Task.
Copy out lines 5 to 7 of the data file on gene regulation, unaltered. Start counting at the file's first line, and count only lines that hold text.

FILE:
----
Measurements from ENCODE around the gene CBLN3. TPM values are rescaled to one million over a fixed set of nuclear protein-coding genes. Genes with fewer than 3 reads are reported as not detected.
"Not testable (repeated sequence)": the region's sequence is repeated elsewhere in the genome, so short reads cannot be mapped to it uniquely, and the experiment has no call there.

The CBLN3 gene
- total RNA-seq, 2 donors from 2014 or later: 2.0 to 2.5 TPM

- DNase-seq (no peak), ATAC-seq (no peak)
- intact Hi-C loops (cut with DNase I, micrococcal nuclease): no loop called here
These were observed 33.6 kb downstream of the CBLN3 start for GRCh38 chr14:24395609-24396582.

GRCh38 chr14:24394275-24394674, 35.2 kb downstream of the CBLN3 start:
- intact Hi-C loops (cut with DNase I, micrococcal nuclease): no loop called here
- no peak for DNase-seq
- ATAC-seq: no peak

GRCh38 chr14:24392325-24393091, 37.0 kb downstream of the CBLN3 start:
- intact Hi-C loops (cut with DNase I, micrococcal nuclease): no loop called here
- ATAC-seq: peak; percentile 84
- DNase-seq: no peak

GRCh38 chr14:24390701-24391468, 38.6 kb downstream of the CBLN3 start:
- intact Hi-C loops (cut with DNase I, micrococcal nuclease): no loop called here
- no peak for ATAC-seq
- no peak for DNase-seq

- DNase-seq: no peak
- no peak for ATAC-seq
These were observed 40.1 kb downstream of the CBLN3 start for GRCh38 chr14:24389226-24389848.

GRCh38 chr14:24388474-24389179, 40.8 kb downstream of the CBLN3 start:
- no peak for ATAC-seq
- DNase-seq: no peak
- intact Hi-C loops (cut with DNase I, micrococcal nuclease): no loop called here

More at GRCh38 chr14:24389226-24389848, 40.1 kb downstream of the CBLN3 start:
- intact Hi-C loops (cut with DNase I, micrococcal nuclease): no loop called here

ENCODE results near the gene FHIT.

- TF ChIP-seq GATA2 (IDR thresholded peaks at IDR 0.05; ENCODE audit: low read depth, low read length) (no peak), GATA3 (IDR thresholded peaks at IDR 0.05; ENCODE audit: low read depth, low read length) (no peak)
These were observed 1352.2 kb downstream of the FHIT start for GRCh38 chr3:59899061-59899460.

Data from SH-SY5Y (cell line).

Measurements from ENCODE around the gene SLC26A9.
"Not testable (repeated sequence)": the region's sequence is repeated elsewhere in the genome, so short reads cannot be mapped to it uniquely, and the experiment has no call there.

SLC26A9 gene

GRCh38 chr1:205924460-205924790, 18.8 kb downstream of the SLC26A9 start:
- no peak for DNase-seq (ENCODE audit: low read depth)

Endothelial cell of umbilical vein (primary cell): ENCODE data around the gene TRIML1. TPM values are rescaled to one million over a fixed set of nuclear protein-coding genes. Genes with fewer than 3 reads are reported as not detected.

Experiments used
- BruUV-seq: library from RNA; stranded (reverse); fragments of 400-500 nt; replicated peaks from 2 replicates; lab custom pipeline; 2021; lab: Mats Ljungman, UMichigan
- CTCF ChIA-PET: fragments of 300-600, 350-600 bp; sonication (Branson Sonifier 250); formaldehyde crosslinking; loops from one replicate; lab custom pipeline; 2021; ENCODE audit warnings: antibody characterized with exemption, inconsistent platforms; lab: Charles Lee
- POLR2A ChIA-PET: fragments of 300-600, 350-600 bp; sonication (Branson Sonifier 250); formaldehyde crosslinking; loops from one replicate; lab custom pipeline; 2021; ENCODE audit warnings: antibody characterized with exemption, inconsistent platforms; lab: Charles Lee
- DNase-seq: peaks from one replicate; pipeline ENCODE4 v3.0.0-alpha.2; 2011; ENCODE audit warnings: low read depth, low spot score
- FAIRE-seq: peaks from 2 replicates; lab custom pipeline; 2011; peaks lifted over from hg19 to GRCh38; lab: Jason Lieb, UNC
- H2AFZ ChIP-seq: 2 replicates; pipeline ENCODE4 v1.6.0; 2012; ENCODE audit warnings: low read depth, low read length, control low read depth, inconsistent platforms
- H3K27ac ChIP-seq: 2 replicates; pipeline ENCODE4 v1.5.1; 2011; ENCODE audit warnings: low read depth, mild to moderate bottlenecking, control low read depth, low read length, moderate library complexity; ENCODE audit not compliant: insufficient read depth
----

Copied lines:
- DNase-seq (no peak), ATAC-seq (no peak)
- intact Hi-C loops (cut with DNase I, micrococcal nuclease): no loop called here
These were observed 33.6 kb downstream of the CBLN3 start for GRCh38 chr14:24395609-24396582.